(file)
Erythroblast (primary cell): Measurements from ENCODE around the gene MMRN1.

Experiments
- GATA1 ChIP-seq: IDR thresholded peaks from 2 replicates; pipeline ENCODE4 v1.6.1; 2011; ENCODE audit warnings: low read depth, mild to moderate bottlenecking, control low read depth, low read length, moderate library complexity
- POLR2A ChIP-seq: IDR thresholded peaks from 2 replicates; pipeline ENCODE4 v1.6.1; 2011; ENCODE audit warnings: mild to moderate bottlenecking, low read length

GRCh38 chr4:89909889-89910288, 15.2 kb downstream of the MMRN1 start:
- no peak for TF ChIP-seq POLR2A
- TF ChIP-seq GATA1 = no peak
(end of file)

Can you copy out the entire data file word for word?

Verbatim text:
Erythroblast (primary cell): Measurements from ENCODE around the gene MMRN1.

Experiments
- GATA1 ChIP-seq: IDR thresholded peaks from 2 replicates; pipeline ENCODE4 v1.6.1; 2011; ENCODE audit warnings: low read depth, mild to moderate bottlenecking, control low read depth, low read length, moderate library complexity
- POLR2A ChIP-seq: IDR thresholded peaks from 2 replicates; pipeline ENCODE4 v1.6.1; 2011; ENCODE audit warnings: mild to moderate bottlenecking, low read length

GRCh38 chr4:89909889-89910288, 15.2 kb downstream of the MMRN1 start:
- no peak for TF ChIP-seq POLR2A
- TF ChIP-seq GATA1 = no peak